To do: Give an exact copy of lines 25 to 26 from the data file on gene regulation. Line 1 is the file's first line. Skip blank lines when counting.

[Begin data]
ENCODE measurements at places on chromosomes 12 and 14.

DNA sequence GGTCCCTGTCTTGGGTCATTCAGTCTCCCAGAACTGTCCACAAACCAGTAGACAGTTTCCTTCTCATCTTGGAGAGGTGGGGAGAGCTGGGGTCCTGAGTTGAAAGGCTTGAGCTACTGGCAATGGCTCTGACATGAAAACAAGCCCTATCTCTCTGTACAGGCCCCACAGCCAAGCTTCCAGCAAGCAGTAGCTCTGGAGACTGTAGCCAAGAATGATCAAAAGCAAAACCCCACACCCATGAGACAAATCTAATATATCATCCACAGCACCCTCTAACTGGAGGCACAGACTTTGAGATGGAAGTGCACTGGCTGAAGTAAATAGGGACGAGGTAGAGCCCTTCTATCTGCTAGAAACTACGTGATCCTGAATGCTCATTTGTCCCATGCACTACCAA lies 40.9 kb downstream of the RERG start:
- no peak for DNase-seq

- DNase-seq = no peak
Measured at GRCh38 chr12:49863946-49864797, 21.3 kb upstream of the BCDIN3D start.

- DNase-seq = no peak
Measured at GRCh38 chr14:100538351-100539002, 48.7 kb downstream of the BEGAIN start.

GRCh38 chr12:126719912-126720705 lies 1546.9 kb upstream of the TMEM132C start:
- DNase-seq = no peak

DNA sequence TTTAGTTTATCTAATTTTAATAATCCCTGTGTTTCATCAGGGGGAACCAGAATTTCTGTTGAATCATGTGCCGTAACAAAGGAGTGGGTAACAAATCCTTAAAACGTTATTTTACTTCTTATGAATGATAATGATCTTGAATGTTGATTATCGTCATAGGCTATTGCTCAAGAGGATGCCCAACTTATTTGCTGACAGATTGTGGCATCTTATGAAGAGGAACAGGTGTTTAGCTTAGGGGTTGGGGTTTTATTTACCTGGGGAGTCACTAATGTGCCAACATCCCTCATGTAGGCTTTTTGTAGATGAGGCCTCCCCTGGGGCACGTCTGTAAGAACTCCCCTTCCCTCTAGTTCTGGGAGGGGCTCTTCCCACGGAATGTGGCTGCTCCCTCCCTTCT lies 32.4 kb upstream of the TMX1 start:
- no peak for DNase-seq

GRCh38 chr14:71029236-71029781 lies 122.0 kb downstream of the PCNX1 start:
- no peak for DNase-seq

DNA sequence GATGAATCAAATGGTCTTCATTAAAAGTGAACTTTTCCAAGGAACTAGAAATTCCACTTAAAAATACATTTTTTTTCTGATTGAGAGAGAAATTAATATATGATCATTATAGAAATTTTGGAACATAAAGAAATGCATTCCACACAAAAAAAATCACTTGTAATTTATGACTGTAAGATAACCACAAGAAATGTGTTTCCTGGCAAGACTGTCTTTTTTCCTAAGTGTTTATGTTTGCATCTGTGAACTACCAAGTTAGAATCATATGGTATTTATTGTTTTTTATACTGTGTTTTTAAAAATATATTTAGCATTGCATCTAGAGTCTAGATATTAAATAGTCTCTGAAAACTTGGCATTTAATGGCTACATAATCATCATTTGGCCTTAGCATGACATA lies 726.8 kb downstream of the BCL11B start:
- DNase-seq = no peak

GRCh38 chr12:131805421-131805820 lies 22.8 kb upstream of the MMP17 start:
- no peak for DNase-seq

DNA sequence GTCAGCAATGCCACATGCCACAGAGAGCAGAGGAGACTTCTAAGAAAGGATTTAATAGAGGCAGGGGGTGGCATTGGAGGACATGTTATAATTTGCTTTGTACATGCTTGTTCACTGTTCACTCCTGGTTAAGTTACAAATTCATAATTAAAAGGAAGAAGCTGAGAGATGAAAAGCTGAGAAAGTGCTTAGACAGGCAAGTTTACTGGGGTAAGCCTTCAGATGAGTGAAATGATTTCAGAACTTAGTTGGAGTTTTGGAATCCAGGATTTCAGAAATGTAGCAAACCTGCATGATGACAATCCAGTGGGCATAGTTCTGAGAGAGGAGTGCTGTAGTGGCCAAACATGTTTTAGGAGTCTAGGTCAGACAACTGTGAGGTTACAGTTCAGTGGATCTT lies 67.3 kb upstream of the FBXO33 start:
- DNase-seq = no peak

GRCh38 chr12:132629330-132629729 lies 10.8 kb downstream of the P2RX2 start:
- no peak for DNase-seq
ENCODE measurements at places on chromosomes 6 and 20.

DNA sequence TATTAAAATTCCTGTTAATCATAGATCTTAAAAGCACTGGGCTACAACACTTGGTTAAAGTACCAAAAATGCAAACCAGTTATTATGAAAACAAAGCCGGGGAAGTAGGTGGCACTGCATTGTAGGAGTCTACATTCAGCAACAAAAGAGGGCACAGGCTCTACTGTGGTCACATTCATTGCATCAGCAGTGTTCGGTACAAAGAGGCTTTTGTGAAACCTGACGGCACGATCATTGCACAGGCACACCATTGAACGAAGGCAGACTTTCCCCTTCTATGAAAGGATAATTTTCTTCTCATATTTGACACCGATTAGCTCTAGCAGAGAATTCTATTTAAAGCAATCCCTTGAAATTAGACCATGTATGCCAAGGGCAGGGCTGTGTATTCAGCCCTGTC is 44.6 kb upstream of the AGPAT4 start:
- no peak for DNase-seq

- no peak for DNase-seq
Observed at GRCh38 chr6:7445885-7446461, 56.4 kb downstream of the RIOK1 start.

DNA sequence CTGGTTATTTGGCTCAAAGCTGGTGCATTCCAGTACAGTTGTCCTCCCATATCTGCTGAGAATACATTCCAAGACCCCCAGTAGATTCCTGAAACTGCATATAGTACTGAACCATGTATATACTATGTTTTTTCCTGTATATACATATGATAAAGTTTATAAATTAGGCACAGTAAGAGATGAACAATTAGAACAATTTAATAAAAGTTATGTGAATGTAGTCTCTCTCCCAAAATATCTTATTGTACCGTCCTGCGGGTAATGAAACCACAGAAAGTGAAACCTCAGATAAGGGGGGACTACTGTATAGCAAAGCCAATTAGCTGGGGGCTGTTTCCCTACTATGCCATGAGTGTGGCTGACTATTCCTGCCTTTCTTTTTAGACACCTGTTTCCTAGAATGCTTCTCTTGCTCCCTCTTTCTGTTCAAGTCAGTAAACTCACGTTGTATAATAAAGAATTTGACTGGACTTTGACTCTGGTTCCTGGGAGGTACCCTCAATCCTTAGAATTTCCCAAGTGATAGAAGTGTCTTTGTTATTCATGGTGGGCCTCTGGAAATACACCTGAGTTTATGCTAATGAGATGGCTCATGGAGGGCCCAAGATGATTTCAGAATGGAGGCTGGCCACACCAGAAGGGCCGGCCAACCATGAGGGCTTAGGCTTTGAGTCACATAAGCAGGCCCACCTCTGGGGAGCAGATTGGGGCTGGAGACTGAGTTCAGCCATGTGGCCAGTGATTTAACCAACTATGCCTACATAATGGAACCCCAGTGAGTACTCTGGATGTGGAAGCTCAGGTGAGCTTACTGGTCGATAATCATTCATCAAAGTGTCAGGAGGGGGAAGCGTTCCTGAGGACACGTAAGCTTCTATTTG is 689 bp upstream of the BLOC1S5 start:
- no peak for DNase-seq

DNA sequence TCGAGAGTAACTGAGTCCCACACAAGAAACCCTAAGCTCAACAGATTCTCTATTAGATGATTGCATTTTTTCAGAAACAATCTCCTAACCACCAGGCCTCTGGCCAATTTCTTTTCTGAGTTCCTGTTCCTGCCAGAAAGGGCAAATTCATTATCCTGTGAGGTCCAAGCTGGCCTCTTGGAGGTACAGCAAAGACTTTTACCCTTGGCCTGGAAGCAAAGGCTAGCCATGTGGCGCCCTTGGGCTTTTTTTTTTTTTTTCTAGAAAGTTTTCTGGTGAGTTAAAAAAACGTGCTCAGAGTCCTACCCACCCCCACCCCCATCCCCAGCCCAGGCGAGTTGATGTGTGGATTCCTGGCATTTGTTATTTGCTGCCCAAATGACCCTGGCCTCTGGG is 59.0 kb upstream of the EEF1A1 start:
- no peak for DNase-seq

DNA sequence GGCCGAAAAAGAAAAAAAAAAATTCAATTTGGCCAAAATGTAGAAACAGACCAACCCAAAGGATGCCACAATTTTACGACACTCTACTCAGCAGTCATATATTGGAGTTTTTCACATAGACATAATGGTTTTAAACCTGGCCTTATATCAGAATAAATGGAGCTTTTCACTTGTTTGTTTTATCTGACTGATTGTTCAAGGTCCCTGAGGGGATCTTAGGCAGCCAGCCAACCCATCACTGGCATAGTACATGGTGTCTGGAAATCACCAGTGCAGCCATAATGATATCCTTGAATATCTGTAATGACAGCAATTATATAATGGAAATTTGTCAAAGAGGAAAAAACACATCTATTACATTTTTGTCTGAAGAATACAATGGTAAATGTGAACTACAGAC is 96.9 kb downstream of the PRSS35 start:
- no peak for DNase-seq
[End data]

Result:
- no peak for DNase-seq
Observed at GRCh38 chr6:7445885-7446461, 56.4 kb downstream of the RIOK1 start.